I’m a passionate advocate for community mental health services and have devoted my professional career, in leadership roles at COTA and ARF (now CAMH), and my personal life, to creating a better world for people with mental health challenges.
How did you become a Friend of Eli’s Place?
I met David Cooper (co-founder of Eli’s Place) about 10 years ago during my time at JVS Toronto where we discussed the creation of an exciting program to provide work opportunities for people with disabilities. Although the program never came to fruition, we kept the dream alive for two years through planning and advocating for the clients we had hoped to serve. I was struck by David’s passion to create meaningful engagement and improve the quality of life with people with challenges. When Eli’s Place was being created, David and Debra reached out to ask for my support and I was delighted to join them. Because my professional focus has always been on moving mental health services into the community, I knew this was a project I wanted to help develop.
How have you been involved with Eli’s Place?
My first role was as an advisor on strategy and then I agreed to sit on the Eli’s Place Board to assist with governance and the establishment of Eli’s Place as a registered charity. As the co-founder of many not for profit charities including 2 schools and several community health agencies, I had some expertise to share! After serving on the Board for a number of years, I retired from that role and continued to be a friend and advisor on a more informal basis. Most recently I’ve been involved in the creation of a fundraising campaign for Eli’s Place, a project I remain actively involved with today.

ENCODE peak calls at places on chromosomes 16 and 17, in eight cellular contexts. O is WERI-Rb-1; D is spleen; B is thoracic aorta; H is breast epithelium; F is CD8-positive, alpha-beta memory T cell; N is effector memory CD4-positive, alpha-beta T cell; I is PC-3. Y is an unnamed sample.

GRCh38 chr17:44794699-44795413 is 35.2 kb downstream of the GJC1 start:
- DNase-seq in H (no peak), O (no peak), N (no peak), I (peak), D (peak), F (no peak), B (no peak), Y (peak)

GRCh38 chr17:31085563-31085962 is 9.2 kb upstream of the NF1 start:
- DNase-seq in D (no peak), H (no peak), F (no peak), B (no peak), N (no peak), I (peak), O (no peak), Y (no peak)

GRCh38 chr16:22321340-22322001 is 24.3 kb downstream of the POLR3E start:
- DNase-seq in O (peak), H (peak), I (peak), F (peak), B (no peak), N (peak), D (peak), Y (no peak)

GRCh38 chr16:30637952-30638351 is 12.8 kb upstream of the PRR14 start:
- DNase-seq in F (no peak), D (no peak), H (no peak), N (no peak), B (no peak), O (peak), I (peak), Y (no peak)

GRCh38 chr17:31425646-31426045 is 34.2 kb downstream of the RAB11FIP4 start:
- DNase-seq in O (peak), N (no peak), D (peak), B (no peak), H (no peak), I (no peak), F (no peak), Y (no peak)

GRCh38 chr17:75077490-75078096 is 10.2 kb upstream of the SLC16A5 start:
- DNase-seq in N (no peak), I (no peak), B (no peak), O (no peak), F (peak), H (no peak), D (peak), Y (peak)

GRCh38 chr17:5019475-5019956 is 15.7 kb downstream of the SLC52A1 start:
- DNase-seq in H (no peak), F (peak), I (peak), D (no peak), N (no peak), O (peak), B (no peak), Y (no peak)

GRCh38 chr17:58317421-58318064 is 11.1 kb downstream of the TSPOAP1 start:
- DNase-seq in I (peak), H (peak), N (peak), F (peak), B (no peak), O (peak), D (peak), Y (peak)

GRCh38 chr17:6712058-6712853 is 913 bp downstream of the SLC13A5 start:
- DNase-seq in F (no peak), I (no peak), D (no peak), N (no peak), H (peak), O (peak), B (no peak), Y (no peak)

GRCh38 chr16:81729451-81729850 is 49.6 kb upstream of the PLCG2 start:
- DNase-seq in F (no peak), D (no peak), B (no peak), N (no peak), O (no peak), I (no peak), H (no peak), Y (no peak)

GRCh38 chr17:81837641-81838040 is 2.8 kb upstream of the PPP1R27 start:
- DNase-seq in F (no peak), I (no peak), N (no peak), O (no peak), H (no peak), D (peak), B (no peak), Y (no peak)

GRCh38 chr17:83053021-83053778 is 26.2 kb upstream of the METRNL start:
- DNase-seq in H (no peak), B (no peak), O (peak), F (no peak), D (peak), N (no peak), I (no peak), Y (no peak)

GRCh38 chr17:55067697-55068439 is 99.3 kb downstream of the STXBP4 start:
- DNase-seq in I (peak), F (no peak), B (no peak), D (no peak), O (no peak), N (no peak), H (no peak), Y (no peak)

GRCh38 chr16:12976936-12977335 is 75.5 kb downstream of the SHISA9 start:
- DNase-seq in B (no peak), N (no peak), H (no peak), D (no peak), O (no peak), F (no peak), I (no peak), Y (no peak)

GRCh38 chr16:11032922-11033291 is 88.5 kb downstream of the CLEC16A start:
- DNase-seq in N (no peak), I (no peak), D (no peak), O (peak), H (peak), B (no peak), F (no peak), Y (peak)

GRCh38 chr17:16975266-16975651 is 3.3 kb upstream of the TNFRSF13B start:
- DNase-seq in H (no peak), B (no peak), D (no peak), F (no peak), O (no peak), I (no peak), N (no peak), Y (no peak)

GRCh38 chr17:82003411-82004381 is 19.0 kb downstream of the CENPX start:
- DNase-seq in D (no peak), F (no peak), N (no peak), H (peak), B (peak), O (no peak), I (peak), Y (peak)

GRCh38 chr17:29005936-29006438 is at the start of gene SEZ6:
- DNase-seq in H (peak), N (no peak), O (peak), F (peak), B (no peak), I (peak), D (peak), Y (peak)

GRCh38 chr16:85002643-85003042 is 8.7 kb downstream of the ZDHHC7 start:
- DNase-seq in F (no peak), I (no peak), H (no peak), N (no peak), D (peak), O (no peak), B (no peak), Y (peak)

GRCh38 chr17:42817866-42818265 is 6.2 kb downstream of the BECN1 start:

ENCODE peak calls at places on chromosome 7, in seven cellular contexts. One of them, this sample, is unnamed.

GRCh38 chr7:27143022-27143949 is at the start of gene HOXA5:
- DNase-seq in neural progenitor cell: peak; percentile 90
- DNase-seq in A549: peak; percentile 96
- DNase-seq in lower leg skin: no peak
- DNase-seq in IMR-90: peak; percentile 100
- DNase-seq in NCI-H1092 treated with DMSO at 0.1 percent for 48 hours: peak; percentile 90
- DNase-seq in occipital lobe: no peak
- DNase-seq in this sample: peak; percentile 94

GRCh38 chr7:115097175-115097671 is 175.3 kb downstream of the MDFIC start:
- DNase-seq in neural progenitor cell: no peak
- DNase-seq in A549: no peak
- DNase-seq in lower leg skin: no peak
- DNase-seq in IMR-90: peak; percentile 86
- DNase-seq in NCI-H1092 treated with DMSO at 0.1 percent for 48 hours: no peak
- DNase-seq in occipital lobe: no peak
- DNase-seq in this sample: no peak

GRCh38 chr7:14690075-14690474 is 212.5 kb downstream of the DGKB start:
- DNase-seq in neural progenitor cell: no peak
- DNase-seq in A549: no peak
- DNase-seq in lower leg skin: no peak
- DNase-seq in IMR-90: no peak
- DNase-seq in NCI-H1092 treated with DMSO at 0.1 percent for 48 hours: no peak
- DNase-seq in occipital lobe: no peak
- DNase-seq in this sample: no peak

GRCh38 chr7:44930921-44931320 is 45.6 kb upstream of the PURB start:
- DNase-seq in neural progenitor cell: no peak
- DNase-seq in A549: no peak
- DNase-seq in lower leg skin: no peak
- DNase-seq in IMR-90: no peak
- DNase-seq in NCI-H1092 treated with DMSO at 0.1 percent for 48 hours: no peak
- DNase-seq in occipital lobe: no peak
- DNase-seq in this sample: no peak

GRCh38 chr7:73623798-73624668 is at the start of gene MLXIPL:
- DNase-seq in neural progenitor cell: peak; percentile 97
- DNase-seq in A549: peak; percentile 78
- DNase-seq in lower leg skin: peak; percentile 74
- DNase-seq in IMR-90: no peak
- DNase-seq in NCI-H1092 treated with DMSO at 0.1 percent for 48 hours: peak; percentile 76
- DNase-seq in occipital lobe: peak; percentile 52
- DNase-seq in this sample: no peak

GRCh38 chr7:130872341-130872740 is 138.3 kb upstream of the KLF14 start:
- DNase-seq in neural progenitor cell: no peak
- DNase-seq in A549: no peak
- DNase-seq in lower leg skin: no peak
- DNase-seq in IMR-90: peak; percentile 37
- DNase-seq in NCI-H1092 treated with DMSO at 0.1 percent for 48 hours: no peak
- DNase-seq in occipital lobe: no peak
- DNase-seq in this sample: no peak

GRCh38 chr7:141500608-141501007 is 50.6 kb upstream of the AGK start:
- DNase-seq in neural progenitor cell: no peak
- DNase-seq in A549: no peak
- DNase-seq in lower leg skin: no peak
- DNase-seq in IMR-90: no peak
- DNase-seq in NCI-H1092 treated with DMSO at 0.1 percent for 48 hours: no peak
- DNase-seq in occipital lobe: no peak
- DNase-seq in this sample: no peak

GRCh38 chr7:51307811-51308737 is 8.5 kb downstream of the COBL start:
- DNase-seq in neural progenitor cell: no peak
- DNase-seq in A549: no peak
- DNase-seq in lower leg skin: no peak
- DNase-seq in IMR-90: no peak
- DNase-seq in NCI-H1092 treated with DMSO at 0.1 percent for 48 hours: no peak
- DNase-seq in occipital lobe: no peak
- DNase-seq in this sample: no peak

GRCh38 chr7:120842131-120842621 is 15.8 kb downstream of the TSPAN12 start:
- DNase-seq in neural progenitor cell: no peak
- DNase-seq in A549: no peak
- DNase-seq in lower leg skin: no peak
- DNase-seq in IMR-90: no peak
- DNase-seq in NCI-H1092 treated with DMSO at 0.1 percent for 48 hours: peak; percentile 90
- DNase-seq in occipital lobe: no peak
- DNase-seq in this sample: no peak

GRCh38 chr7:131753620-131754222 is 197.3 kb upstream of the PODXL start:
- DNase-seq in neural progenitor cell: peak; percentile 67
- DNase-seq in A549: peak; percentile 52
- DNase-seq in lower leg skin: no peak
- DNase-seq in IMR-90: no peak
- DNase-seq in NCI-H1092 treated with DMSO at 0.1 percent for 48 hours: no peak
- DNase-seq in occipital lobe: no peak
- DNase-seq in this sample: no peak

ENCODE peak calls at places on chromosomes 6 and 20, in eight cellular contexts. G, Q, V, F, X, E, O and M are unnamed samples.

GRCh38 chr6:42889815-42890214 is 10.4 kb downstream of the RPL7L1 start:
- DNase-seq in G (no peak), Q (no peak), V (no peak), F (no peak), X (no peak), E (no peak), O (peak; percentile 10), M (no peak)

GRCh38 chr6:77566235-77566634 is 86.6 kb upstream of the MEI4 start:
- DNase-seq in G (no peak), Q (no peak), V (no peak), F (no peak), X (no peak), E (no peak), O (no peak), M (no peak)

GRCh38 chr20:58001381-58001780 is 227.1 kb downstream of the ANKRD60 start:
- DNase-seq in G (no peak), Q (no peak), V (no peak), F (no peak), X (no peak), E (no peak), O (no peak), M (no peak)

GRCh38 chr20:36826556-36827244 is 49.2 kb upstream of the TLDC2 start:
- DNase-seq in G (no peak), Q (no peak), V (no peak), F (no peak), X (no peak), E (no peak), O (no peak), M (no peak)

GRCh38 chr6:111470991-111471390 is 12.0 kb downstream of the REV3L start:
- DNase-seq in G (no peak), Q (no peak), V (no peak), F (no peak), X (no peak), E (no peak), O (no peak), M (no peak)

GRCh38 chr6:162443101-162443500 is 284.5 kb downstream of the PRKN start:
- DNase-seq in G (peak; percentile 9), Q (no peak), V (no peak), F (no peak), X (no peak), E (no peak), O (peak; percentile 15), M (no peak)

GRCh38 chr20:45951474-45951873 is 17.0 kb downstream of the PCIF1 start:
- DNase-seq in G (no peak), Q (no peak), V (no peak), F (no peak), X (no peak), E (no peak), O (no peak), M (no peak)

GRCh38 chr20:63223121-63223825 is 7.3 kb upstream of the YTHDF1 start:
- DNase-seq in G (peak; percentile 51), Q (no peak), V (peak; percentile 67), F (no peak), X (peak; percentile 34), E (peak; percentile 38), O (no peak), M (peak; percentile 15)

What would you like to add to the conversation about mental health?
Although I have seen significant improvements in community services for people with mental health issues, there continues to be a need for more accessible community resources to support families and individuals. In particular, a huge gap exists for the transitional age group of young adults with mental health challenges – precisely the group from 19 to 35 years of age that Eli’s Place seeks to serve. Unfortunately, over the course of my 40 plus years of work in this field, meeting the needs of people in this age category has seen little improvement and many young adults continue to fall through the cracks. I’m excited about Eli’s Place because it’s based on a model of excellence that will address this unmet need in Ontario.
My personal experiences have heightened my passion to make a difference and I understand the need for such a treatment facility at a very personal level. My husband lost his life to suicide in his early 30s; as a young wife and mother of two, I watched my late husband struggle and witnessed his suffering. Mental illness touches us all. My husband was a brilliant doctor trained in general surgery – a life of so much potential lost to mental illness. Currently, my nephew, who is in his early 30s, lives with bipolar so I know well what has changed in the area of mental health and what remains to be done in terms of offering therapeutic care when it‘s needed.
What does our tagline “Where Recovery Grows” mean to you?
I think the tagline inspires. It gives hope. Where Recovery Grows is the vision of Eli’s Place and I am very pleased to be a part of this organization.